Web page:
Everyone knows that Ford has a new electric crossover called the Mustang Mach-E. It’s the first really interesting fully electric car from Ford and the first time the company has taken the Mustang name out of the two-door sports coupe segment.
I have no hardcore affinity for the Mustang at this point in my life. When I was a kid, things were different. I loved the car, but as I got older I grew less and less enamored with it. I met too many guys I didn’t like who owned one, and the Mustang became less of the car to own and more of just a car I could possibly see myself in.
With that said, I have a major problem with the Mustang Mach-E’s name. Ford done goofed like it has done so many times before. Why would you decide to alter what the Mustang was all about by making the Mach-E what it is and leave a perfectly good name in the past? Thunderbird.
Thunderbird Is the Perfect Electric Car Name
Of all the names to call an electric car, I can think of few better than Thunderbird. It has a direct connection to electricity. It sounds cool. There’s a long history of the Thunderbird being an important car for Ford.
Heck, Ford could have even used AC/DC’s “Thunderstruck” at the reveal and in the advertising campaigns. The ads practically write themselves. A dark background, lighting strikes, loud music plays, and there is the car shimmering. Then it races off.
Please play the video below as you read the rest of this article to hear how perfect it would have been.
Nope. Not Ford. The company couldn’t make sense. It had to ruin one of its most iconic models because BRANDING.
It’s fair to say that the Mustang is a better-known and better-liked brand than Thunderbird. I assume this is why Ford picked it. The company gets a well-known name that’s associated with sportiness—something that most people say they want even though they actually all want to buy a convenient and practical crossover—and a design language that it can bastardize on an SUV body so that the designers don’t actually have to come up with a novel design.
It makes sense. I can see how Ford executives came around to thinking it was a good idea.
The Thunderbird would have been better.
It was an important car for the company for years. Ford positioned the car as an upscale model rather than a sports car, and that could have played well with a crossover model rather than pretending the crossover is a sports car.
Also, over the years, the Thunderbird went through more dramatic changes than the Mustang. It was always a big luxury car, but it’s a bit more of a malleable nameplate than the Stang, which has always been a sports car known for its V8 engine, burning rubber, and a very distinctive shape. The design team could have used the Thunderbird styling elements of old and transferred them to a crossover body without it looking so freaking awkward.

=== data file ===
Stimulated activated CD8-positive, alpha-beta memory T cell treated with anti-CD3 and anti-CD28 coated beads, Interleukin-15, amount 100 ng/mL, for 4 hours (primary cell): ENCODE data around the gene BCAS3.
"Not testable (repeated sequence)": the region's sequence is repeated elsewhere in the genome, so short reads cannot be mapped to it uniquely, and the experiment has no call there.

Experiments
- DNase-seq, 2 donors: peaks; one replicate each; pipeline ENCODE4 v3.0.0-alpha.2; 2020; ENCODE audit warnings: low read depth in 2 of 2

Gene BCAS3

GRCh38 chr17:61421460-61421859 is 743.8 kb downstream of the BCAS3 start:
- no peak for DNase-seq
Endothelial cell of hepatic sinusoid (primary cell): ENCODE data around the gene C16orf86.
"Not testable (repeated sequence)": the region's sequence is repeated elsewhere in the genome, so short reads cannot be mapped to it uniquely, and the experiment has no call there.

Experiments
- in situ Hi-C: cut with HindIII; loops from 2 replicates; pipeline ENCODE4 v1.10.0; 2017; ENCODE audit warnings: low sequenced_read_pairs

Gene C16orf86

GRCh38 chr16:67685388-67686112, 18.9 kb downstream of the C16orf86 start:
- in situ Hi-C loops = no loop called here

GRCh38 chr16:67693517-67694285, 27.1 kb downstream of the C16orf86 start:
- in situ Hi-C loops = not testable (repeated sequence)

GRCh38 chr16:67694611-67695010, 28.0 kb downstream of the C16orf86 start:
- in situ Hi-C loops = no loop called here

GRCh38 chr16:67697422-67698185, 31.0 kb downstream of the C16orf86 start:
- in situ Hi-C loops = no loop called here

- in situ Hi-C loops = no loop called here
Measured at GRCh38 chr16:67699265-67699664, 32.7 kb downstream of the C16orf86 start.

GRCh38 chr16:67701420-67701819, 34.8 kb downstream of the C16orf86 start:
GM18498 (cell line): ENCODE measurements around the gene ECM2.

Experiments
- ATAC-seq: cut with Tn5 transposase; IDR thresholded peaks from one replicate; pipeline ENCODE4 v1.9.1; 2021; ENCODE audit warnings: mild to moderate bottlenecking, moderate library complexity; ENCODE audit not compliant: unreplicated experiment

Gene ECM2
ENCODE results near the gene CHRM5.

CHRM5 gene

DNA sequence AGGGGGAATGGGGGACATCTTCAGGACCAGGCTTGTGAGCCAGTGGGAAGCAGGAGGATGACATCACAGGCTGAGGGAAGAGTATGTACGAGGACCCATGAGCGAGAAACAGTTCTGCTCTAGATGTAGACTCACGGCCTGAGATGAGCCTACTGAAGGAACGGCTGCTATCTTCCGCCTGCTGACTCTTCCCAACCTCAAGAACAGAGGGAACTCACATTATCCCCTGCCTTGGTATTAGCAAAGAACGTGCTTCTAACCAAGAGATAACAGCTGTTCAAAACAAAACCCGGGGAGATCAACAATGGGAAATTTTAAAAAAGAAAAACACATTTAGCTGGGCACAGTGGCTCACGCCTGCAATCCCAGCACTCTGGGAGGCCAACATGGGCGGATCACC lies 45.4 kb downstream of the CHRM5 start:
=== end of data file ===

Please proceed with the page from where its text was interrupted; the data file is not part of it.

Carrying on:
Part of the reason the Mustang Mach-E looks so bloated and silly is that you have the real Mustang sitting right there next to it looking svelte and sporty. Chubby crossovers look best next to other chubby crossovers.
Ford Could have Avoided Some Angry Fans
Ford has undoubtedly pissed off some Mustang fanboys, and even folks who aren’t huge Mustang fans will have a certain feeling about the Mustang nameplate in general. I can’t image that playing well in the showroom. The vehicle is somewhat of a polarizing one in many circles.
I asked a friend if he’d buy one, and he said no simply because it is a Mustang, and he’s not exactly what you’d call a car guy. The issue with choosing such a well-known nameplate is that everyone has an opinion of the car already.
It’s known for all of its good traits, but it’s also well-known for causing crashes at car events and generally having owners with large egos and sub-par driving skills. I’m not sure if it’s just a temporary backlash against the things that the Boomers thought were cool or if the Mustang is permanently marred by the acts of owners of the past. But I’ve noticed a general dislike of the Stang in recent years that I didn’t see even five years ago. Of course, this is just my own observation.
Whatever the case, Ford has angered some folks. There’s evena petition online to change the name of the car. At the time of this writing, it has nearly 13,500 signatures. The petition was started by Mustang fan and automotive journalist Jimmy Dinsmore. I’ve met Jimmy more than once, and I kinda hope his petition succeeds, though I doubt it’ll have any effect. Ford already has the vehicle, the marketing materials, and just about everything else designed with the Mustang in mind.
The Thunderbird name would have solved many of these problems. The company could have kept the Mustang what it has always been, used a well-known name that doesn’t have much of any negatives that I’m aware of, and been able to get a name that actually sounds like it belongs to an electric car instead of just tacking an E on the end of the word Mach.
Let me be clear, I have no doubt that the Mustang Mach-E is a good crossover. It’s probably one of the better vehicles that Ford has produced in the last decade, but the company screwed the pooch on the name.
Ford, if you have a good explanation for why you didn’t call the Mach-E the Thunderbird, I want to hear it.